What exactly makes Der Ring des Nibelungen such as unique tetralogy?
I can think of very few works of art where the scale and the material would be as coherently balanced as in the Ring.
Das Rheingold begins with a single voice, which is followed by the leitmotif associated with Nature. New themes are introduced seamlessly as the story unfolds, creating a network of motifs that is as vivid and alive as a kaleidoscope. This results in a tapestry of thoughts, ideas, and historic and spiritual layers. When the tetralogy comes to an end, the themes and motifs have fulfilled their musical purpose.
While a prolonged duration is typically not a benefit in artistic creations, the rich tapestry of the Ring maintains its strength across not just one, but four operas. Despite the duration and repetition, it sustains an incessant and unremitting momentum. Der Ring des Nibelungen is both logical and comprehensive, and it remains one of the most important constructions in the history of the arts.”
The logic of Wagner’s work relies heavily on the musical themes associated with characters, places, items, and events. Do listeners need to have prior knowledge of these themes to navigate his intricate web of leitmotifs?
Among the leitmotifs used, some are simple and direct, such as Notung or Siegfried, while others are more complex and abstract, like Rest or Suspicion. The motifs resembling fanfares are easy to identify, but others have more nuanced meta layers that work on a subconscious level.
The leitmotifs of the Ring were already catalogued during Wagner’s lifetime, although he was never particularly enthusiastic about them himself. However, these motifs must have guided his thoughts while composing – it’s hard to imagine such a complex construction achieved otherwise. Wagner assumed that the audience would eventually recognise the leitmotifs during performances. But if listeners focus too much on identifying these motifs, they might miss the opportunity to experience the all-encompassing flow of the Ring.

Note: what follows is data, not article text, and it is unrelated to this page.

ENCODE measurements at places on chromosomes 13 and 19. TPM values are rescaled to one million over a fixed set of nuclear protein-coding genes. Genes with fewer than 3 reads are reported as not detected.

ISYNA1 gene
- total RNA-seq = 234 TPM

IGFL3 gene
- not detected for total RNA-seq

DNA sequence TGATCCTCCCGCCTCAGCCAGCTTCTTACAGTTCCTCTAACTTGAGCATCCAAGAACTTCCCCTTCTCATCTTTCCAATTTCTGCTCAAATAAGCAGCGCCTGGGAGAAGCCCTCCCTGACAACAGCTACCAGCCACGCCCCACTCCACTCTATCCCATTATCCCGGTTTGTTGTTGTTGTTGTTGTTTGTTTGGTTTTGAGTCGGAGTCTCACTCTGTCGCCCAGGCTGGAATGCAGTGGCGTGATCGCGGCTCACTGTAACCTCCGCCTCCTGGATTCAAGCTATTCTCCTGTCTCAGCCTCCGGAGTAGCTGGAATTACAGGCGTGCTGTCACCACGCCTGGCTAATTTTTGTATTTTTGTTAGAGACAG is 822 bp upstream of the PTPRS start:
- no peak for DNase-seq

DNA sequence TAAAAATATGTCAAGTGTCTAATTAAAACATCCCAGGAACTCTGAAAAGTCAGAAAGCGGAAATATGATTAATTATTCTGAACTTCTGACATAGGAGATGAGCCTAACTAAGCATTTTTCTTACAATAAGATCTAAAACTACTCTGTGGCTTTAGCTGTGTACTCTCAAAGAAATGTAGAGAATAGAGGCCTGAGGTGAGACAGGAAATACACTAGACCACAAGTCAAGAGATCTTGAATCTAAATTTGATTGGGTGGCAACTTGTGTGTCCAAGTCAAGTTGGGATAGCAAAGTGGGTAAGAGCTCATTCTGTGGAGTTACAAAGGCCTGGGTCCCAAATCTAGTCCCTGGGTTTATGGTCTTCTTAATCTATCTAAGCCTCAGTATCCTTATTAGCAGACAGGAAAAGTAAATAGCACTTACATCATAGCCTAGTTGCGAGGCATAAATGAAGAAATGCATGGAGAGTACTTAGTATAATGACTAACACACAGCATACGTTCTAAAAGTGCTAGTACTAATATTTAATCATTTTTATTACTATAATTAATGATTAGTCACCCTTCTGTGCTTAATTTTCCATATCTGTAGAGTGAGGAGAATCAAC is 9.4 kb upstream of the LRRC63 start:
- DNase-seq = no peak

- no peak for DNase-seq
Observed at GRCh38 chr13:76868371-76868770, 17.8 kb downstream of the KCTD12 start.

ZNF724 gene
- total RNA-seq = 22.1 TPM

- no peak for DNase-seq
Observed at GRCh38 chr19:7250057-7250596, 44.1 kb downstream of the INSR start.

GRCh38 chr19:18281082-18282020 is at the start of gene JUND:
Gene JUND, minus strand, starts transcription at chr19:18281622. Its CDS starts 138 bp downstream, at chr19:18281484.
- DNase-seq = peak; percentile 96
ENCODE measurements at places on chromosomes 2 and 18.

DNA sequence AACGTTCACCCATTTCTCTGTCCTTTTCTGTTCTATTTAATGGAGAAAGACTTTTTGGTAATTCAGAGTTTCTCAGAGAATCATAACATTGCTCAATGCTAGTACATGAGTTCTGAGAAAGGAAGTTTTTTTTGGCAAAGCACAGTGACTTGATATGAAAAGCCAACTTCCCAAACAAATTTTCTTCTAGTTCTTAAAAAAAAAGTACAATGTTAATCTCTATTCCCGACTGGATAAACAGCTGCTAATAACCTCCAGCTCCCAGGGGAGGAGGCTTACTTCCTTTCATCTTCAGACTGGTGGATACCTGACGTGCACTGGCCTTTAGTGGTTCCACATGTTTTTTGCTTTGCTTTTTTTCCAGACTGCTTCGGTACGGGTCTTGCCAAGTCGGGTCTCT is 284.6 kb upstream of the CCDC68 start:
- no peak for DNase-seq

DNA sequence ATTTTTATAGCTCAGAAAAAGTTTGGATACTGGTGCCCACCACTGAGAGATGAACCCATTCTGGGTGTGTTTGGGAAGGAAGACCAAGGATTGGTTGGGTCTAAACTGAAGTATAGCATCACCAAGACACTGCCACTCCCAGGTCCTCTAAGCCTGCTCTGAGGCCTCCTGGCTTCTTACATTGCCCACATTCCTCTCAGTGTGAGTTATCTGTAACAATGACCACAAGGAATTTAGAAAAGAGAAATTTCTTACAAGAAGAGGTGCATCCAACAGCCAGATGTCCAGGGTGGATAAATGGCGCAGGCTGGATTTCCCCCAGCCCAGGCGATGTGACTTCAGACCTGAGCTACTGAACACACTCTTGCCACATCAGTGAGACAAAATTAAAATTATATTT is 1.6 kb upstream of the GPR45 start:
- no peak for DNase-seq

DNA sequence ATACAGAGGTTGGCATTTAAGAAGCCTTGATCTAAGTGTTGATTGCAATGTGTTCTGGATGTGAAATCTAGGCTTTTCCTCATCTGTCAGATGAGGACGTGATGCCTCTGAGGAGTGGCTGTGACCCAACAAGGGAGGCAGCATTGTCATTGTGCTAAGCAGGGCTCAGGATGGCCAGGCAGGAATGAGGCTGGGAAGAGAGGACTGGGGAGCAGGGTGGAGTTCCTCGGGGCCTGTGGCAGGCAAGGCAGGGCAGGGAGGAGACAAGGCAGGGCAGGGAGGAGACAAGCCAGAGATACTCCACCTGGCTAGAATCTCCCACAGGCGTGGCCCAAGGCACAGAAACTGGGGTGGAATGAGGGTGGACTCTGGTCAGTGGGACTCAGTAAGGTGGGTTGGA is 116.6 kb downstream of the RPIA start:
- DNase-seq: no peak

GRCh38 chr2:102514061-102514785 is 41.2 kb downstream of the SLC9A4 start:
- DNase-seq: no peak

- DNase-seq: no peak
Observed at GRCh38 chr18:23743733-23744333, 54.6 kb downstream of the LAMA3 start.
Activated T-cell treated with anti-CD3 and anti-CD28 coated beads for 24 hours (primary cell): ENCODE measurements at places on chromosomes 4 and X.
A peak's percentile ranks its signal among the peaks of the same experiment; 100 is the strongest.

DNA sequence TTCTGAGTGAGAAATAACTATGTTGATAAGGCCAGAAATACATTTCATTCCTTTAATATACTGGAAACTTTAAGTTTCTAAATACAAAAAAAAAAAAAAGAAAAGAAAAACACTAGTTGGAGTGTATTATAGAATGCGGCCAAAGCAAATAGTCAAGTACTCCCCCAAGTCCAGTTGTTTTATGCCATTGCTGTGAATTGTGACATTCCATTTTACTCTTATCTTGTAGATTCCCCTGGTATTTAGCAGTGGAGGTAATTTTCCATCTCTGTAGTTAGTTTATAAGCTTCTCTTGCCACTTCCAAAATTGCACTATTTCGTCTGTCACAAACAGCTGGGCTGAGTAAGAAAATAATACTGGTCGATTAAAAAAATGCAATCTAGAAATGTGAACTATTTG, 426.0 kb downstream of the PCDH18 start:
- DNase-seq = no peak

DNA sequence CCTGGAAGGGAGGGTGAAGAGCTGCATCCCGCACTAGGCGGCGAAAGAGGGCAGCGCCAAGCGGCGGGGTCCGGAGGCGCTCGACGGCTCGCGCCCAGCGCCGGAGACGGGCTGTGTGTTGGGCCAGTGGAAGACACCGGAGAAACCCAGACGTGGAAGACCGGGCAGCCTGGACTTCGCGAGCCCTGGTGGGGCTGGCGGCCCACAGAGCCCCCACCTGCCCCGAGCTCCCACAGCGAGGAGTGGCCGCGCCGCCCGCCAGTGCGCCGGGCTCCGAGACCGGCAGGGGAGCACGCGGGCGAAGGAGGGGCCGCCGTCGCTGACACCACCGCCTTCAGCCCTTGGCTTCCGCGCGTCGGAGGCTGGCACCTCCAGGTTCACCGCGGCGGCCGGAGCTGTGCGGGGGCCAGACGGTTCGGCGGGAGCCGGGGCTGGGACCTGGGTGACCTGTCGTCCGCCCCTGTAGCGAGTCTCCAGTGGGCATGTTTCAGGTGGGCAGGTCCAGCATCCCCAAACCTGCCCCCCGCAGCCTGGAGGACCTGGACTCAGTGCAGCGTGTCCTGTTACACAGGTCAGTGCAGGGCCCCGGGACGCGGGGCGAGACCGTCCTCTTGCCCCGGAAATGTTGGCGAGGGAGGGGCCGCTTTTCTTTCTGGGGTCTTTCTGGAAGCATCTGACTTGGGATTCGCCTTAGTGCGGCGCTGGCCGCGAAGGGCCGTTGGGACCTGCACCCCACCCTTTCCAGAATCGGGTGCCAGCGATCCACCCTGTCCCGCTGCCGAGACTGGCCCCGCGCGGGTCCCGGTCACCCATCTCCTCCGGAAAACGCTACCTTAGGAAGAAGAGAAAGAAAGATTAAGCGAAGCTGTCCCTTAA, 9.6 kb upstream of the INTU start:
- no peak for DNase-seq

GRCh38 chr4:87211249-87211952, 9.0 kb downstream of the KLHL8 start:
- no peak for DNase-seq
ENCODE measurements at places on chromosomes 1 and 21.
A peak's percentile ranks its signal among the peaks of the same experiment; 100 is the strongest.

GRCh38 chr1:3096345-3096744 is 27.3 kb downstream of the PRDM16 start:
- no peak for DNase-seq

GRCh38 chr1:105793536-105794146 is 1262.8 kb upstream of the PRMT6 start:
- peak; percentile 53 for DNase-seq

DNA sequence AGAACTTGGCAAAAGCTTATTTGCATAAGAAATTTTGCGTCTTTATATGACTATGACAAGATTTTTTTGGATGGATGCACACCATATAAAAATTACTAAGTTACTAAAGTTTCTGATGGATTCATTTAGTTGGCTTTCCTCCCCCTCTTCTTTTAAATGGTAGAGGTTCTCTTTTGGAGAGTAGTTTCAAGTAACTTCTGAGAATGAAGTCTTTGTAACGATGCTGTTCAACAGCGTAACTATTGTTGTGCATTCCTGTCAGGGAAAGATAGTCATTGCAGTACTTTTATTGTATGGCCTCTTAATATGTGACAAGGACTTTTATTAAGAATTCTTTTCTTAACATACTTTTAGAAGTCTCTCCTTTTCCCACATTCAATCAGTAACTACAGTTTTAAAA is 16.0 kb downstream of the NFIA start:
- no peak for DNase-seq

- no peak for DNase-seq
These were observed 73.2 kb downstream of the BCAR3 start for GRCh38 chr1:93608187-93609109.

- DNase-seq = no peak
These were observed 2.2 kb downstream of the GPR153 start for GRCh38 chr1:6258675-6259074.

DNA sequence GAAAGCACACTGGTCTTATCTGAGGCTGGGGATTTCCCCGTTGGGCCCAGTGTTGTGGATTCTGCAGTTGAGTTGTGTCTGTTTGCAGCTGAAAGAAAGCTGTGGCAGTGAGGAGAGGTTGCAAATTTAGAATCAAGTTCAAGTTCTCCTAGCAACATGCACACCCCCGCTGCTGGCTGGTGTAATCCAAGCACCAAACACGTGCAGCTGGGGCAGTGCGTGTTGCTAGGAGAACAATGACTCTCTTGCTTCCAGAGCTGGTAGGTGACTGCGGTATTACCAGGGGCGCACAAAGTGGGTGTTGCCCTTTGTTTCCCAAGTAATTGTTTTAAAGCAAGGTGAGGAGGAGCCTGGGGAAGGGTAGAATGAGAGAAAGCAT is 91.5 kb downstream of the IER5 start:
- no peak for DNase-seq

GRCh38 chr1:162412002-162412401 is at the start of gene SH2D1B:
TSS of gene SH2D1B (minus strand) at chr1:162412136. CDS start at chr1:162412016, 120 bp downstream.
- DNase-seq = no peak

Wagner’s most successful use of the leitmotifs is when a character in the opera is only beginning to form a certain idea. He dives deep into the character’s subconscious and reveals something to the listener that even the character may not have realised yet. In a sense, the listener is one step ahead of the stage. Though these gestures are often very subtle and Wagner didn’t mean them to be consciously noticed, they are still highly effective.
Perhaps the best way to listen to the Ring is to sit back and let the themes get into your subconscious. By approaching the performance this way, you can immerse yourself in its flow instead of constantly searching for leitmotifs.
Siegfried, photo Ralph Larmann
After completing the second act of Siegfried, Wagner took a 12-year break from the Ring. During this time, he composed two extensive and totally different operas: Tristan und Isolde and Die Meistersinger von Nürnberg. Can you hear a stylistic shift in Siegfried as a result of this interruption?
Yes, you can. Of course, Wagner’s music had changed since the first two acts of Siegfried, because composers have a continuous need to evolve. Even Dmitri Shostakovich, who is said to have called Wagner ”an evil genius” has described the end of Act I as brilliant.
However, something groundbreaking happened during the 12-year break. As soon as the orchestral interlude begins, you notice a shift in the sound. While the themes remain the same, they are handled differently, and the musical continuum reaches another level altogether.